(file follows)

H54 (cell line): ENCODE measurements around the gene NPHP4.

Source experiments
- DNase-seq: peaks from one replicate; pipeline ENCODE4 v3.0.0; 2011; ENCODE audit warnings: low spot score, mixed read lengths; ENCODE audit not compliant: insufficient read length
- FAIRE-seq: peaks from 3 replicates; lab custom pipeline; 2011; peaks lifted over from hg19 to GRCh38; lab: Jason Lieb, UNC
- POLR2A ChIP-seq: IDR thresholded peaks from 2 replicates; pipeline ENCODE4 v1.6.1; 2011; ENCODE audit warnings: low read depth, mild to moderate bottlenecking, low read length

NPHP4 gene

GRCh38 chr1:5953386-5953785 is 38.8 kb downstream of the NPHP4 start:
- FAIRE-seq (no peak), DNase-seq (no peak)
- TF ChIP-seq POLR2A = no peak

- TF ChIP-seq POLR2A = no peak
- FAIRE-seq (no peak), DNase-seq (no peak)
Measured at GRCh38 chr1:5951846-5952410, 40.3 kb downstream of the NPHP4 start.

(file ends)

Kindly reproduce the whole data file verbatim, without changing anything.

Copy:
H54 (cell line): ENCODE measurements around the gene NPHP4.

Source experiments
- DNase-seq: peaks from one replicate; pipeline ENCODE4 v3.0.0; 2011; ENCODE audit warnings: low spot score, mixed read lengths; ENCODE audit not compliant: insufficient read length
- FAIRE-seq: peaks from 3 replicates; lab custom pipeline; 2011; peaks lifted over from hg19 to GRCh38; lab: Jason Lieb, UNC
- POLR2A ChIP-seq: IDR thresholded peaks from 2 replicates; pipeline ENCODE4 v1.6.1; 2011; ENCODE audit warnings: low read depth, mild to moderate bottlenecking, low read length

NPHP4 gene

GRCh38 chr1:5953386-5953785 is 38.8 kb downstream of the NPHP4 start:
- FAIRE-seq (no peak), DNase-seq (no peak)
- TF ChIP-seq POLR2A = no peak

- TF ChIP-seq POLR2A = no peak
- FAIRE-seq (no peak), DNase-seq (no peak)
Measured at GRCh38 chr1:5951846-5952410, 40.3 kb downstream of the NPHP4 start.